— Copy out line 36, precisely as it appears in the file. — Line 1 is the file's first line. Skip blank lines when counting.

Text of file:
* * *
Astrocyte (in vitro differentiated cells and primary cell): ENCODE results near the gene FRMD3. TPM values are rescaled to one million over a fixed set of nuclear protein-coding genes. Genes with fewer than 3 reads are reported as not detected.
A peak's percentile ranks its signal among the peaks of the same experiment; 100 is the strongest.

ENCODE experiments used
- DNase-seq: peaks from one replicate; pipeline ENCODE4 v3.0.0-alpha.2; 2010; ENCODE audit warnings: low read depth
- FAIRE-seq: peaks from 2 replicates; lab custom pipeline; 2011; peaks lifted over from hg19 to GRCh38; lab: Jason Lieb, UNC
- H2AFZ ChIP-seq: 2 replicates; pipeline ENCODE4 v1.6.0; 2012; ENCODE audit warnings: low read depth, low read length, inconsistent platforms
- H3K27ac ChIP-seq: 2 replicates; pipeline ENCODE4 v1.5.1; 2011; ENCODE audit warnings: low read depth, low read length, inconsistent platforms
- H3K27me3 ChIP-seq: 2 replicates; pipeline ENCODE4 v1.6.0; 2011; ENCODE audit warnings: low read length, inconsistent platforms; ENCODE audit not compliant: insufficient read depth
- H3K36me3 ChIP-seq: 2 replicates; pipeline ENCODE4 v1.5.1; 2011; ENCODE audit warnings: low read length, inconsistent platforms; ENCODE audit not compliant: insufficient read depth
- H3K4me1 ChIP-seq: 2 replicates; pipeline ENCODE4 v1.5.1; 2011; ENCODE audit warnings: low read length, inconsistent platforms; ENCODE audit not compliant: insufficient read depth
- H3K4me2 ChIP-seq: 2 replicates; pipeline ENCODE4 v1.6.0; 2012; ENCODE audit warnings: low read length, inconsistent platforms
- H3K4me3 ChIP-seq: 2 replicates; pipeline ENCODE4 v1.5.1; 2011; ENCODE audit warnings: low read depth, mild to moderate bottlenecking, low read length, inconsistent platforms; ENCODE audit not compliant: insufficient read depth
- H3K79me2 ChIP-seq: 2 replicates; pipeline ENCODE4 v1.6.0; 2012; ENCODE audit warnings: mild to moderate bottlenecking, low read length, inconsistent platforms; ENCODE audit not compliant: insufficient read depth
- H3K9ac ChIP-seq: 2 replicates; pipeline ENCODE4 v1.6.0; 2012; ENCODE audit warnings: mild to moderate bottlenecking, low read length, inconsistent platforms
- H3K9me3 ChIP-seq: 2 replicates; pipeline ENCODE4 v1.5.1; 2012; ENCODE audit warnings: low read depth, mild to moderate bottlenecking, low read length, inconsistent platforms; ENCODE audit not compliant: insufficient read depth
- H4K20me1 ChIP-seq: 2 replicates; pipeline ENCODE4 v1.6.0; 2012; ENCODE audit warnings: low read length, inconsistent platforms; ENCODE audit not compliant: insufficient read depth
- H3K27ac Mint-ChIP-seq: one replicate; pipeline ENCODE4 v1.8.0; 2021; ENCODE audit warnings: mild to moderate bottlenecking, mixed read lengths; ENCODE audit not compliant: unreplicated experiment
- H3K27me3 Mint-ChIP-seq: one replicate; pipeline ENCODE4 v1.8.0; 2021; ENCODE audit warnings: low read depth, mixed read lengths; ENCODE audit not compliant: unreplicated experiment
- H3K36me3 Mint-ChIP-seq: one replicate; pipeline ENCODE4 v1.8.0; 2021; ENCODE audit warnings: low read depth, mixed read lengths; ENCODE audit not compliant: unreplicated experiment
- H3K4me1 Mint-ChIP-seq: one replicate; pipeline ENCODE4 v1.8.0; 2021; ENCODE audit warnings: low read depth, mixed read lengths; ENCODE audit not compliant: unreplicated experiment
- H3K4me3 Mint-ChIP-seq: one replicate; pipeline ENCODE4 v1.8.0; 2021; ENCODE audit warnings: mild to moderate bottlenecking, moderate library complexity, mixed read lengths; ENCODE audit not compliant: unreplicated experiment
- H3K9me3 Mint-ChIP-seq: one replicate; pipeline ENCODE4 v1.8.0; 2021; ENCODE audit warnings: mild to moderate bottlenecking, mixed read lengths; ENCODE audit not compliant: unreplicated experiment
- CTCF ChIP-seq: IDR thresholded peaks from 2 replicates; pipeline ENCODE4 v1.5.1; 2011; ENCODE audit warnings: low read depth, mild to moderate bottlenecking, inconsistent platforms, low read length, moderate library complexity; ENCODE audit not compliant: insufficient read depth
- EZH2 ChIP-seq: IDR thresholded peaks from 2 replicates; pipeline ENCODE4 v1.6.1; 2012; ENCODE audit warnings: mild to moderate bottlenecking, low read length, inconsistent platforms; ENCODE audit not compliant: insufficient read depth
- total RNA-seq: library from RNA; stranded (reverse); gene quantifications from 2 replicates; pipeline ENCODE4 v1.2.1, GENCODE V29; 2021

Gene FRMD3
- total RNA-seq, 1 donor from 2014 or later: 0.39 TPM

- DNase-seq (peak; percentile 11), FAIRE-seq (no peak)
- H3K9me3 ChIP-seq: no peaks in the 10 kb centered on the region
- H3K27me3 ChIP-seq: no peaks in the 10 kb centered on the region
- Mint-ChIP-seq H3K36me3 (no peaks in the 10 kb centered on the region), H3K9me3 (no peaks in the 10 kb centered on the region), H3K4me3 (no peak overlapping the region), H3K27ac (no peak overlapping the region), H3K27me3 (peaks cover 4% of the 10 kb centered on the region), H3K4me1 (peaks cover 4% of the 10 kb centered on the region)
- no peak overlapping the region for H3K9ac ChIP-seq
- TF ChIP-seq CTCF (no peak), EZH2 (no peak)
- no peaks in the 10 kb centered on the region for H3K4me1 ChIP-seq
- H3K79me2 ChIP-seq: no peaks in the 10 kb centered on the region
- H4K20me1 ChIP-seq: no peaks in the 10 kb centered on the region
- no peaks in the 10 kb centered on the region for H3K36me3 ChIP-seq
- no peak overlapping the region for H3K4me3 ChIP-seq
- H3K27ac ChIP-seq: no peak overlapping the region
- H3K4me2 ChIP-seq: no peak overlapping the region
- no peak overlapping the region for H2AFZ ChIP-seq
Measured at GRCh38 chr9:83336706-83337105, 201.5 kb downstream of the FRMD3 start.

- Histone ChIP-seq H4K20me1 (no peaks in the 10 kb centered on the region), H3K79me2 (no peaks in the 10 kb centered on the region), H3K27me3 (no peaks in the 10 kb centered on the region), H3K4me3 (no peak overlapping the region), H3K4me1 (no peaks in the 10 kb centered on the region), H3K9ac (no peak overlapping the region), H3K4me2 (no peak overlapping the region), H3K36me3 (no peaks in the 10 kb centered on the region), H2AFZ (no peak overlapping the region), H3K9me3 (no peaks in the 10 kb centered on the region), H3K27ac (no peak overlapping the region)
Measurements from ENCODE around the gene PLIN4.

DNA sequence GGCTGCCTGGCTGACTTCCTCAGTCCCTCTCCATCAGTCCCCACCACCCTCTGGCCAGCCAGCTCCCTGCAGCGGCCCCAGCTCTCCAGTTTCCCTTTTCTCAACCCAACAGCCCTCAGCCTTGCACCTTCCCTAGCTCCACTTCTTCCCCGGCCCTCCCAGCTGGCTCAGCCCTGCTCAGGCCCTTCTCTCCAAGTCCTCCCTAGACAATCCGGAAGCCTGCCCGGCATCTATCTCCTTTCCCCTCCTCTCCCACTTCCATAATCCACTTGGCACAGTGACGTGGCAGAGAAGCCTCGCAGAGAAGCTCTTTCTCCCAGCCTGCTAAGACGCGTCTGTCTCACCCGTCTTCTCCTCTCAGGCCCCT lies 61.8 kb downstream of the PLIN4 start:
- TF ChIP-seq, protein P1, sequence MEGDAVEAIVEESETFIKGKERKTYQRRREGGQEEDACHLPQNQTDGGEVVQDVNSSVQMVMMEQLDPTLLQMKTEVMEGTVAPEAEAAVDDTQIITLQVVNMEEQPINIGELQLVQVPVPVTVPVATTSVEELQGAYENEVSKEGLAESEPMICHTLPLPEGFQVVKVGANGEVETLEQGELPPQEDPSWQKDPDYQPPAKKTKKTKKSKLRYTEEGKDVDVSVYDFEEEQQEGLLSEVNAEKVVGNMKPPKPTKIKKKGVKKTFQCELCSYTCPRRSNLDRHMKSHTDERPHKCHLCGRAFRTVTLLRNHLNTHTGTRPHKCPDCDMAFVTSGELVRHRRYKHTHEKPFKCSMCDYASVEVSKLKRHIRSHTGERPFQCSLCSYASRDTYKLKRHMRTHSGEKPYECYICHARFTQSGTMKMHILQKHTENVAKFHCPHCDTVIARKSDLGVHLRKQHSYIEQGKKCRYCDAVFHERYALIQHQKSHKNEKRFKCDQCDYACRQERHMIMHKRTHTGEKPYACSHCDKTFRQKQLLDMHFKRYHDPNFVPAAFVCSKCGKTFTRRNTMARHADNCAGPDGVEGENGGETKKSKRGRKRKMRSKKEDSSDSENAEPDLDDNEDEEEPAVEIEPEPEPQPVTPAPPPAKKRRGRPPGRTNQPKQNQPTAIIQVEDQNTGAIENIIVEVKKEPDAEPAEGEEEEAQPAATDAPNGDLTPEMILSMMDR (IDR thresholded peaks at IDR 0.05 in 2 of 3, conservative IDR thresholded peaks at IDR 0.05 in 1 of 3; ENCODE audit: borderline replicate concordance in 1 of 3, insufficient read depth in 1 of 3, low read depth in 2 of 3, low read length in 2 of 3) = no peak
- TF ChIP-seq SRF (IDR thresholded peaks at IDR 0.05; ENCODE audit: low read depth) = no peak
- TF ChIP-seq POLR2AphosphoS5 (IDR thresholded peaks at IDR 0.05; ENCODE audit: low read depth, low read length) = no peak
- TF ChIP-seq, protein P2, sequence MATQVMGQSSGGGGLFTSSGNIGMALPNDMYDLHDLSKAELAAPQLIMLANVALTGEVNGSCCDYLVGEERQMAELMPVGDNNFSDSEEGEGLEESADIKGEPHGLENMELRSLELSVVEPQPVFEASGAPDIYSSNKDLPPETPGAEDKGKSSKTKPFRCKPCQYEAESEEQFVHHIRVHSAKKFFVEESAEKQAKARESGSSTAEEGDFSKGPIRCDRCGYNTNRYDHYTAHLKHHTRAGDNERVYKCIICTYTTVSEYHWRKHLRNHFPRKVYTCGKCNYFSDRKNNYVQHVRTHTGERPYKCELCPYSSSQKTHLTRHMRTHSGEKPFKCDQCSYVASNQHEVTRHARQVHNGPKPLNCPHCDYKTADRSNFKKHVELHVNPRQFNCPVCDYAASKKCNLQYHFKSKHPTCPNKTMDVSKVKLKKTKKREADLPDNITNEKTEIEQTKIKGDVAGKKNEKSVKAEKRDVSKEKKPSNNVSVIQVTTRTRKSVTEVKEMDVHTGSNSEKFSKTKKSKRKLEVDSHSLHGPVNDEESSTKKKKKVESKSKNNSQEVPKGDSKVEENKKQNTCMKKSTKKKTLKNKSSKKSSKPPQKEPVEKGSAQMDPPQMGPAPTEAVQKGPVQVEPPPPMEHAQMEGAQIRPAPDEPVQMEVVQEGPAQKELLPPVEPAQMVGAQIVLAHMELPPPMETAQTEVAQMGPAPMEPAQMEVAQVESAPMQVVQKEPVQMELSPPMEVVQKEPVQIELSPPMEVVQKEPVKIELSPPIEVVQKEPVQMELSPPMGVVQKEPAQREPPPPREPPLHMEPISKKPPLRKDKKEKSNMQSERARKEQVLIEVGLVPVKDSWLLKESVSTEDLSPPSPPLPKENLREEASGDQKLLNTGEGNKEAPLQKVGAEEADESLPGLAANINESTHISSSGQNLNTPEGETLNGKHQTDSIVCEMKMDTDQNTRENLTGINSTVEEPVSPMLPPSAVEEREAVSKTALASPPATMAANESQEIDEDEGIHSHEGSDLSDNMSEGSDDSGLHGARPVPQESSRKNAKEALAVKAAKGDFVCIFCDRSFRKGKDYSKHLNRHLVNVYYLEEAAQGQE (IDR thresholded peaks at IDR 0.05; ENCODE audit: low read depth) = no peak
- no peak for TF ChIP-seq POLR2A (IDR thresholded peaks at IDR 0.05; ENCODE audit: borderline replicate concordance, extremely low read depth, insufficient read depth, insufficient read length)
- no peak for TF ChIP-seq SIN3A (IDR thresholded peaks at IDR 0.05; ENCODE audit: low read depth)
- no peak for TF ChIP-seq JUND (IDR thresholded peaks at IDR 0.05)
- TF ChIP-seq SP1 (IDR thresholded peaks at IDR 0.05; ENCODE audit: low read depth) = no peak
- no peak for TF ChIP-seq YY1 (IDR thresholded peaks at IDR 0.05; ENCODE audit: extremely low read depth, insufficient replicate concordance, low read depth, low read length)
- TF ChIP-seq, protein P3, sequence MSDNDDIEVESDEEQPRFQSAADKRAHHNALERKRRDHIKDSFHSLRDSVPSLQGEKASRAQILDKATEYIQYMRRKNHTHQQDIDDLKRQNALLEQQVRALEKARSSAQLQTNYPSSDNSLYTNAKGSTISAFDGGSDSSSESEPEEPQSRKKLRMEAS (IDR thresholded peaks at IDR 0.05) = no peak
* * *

- H4K20me1 ChIP-seq: no peaks in the 10 kb centered on the region